See the Low Back Chapter for information on use in the lumbar region. For hospital LOS after admission criteria are met, see Hospital length of stay (LOS).

The Claimant’s treating physician has explained and addressed the IRO’s concern regarding the recommended treatment and explained why the proposed surgery meets the guidelines addressed in the ODG. The treating physician took issue with the IRO’s opinion that the Claimant did not demonstrate clear anatomical problems associated with the C3-4 level in a dermatomal distribution. However, the treating physician explained that the “dermatomal distribution of the C4 nerve, the nerve affected by a disc problem at the C3-4 level, has only a sensory distribution in the lateral aspect of the cervical spine and little to no motor distribution. Mr. A’s complaints clearly match the anatomical distribution of the C4 nerve root and are noted bilaterally.” The treating doctor cited several articles in support of his opinion. He further explained that “performing anterior cervical discectomies and fusions at both the C3-C4 and C5-C6 levels would have left the C4-C5 level unprotected causing a breakdown of that level with another subsequent surgical intervention. This would have left Mr. A with a C3 to C6 fusion which would have lead to adjacent segment disease and breakdown above or below the fused segment.” Additionally, the treating physician has explained that “[t]he artificial disc replacement would allow continued motion at the C3-C4 level, thereby decreasing the stress on the adjacent levels and the possibility of further adjacent segment disease.”

The explanations provided by the treating physician are sufficient and supported by evidence-based medicine. Therefore, the preponderance of the evidence is contrary to the decision of the Independent Review Organization (IRO) that Claimant is not entitled to an anterior cervical discectomy at C3 with artificial disc replacement of C3 with a ProDisc-C.

Even though all the evidence presented was not discussed, it was considered. The Findings of Fact and Conclusions of Law are based on all of the evidence presented.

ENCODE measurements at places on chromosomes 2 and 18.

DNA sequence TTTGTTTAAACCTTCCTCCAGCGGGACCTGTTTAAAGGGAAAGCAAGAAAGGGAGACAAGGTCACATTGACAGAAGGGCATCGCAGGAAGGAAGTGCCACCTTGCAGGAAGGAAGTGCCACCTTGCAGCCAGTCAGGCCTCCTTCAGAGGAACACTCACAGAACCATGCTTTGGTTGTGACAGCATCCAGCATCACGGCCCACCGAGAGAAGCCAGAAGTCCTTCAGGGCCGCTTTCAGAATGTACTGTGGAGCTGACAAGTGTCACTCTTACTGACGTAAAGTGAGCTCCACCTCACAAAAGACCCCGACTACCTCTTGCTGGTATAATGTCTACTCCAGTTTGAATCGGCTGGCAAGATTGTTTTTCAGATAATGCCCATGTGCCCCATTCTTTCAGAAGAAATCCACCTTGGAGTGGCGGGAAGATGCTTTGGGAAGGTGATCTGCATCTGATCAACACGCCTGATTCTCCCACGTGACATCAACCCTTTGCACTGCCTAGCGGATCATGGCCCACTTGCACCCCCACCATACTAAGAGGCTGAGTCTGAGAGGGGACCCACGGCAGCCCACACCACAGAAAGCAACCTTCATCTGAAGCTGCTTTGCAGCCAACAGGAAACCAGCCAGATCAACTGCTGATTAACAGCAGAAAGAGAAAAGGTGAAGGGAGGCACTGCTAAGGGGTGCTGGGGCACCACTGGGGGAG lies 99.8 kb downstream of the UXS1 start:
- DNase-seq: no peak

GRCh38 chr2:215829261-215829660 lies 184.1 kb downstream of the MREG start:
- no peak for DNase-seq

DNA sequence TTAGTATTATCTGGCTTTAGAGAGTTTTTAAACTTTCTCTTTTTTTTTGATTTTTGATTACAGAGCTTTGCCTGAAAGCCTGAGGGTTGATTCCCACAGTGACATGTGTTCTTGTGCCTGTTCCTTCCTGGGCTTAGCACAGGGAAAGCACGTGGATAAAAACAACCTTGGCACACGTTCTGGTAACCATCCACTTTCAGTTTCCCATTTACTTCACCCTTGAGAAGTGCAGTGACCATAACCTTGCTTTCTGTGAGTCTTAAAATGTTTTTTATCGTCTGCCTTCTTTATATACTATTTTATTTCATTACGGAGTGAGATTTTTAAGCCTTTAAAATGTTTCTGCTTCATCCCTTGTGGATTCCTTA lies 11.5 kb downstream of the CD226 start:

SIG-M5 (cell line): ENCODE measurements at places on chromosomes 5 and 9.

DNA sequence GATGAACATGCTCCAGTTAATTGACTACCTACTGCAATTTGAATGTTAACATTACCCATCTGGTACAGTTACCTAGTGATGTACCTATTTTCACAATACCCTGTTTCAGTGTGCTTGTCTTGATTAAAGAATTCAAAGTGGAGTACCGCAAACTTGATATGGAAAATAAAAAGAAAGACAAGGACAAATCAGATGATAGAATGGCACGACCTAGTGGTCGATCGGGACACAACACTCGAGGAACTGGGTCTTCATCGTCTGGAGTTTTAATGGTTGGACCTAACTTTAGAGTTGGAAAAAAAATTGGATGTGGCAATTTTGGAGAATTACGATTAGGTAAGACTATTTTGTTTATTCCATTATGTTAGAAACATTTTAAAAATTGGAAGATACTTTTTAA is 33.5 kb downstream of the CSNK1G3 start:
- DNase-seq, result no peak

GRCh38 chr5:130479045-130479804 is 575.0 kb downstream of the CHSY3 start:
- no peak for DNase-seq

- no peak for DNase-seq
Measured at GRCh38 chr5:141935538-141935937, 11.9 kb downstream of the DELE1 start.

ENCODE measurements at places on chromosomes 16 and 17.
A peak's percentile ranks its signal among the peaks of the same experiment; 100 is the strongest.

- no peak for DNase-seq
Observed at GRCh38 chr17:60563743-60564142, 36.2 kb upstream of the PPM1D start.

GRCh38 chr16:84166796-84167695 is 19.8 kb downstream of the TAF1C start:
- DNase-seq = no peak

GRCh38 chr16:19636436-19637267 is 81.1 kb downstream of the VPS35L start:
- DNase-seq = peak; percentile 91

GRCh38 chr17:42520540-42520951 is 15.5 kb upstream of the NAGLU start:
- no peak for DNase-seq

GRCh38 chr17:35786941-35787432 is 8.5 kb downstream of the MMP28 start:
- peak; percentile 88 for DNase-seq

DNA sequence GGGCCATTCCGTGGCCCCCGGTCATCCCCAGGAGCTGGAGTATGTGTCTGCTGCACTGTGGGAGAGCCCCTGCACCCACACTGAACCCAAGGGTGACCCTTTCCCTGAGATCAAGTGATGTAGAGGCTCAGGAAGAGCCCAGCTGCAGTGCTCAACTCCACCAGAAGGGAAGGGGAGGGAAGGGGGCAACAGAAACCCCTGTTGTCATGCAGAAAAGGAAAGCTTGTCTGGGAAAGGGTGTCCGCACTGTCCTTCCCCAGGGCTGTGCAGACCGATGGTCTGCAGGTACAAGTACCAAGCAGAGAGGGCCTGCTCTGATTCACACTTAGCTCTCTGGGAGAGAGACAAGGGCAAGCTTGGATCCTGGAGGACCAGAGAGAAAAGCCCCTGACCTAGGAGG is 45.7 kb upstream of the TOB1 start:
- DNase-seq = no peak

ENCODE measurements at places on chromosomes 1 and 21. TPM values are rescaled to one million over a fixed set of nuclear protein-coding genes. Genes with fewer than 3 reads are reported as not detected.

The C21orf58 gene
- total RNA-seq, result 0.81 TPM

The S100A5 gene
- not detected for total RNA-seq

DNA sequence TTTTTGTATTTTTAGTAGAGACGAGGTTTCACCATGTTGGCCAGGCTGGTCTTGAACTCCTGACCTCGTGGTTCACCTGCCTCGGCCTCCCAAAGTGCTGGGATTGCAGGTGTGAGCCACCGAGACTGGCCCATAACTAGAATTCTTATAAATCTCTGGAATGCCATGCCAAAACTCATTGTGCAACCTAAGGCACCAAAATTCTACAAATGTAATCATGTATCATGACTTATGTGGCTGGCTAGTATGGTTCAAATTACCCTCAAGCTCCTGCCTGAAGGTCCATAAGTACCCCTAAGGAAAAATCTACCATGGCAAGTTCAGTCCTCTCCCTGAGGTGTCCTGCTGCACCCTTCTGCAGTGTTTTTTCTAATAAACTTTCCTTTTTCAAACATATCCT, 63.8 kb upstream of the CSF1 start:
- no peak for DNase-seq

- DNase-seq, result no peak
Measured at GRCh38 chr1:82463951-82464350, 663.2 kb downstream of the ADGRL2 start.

1. The parties stipulated to the following facts:
    1. Venue is proper in the (City) Field Office of the Texas Department of Insurance, Division of Workers’ Compensation.
    2. On (Date of Injury), Claimant was the employee of (Employer), Employer.
    3. On (Date of Injury), Employer provided workers’ compensation insurance as a Self-Insurer.
    4. On (Date of Injury), Claimant sustained a compensable injury.
  2. Carrier delivered to Claimant a single document stating the true corporate name of Carrier, and the name and street address of Carrier’s registered agent, which document was admitted into evidence as Hearing Officer’s Exhibit Number 2.
  3. The IRO determined that the requested service was not reasonable and necessary health care for the compensable injury of (Date of Injury).
  4. Claimant presented evidence-based medical evidence contrary to the IRO decision.
  5. Anterior cervical discectomy at C3 with artificial disc replacement of C3 with a ProDisc-C is health care reasonably required for the compensable injury of (Date of Injury).


  1. The Texas Department of Insurance, Division of Workers’ Compensation, has jurisdiction to hear this case.
  2. Venue is proper in the (City) Field Office.
  3. The preponderance of the evidence is contrary to the decision of the IRO that anterior cervical discectomy at C3 with artificial disc replacement of C3 with a ProDisc-C is not health care reasonably required for the compensable injury of (Date of Injury).


Claimant is entitled to anterior cervical discectomy at C3 with artificial disc replacement of C3 with a ProDisc-C for the compensable injury of (Date of Injury).


Carrier is liable for the benefits at issue in this hearing. Claimant remains entitled to medical benefits for the compensable injury in accordance with §408.021.

The true corporate name of the insurance carrier is (SELF-INSURED),and the name and address of its registered agent for service of process is



AUSTIN, TEXAS 78701-3218

Signed this 29th day of October, 2014.

Teresa G. Hartley
Hearing Officer

End of Document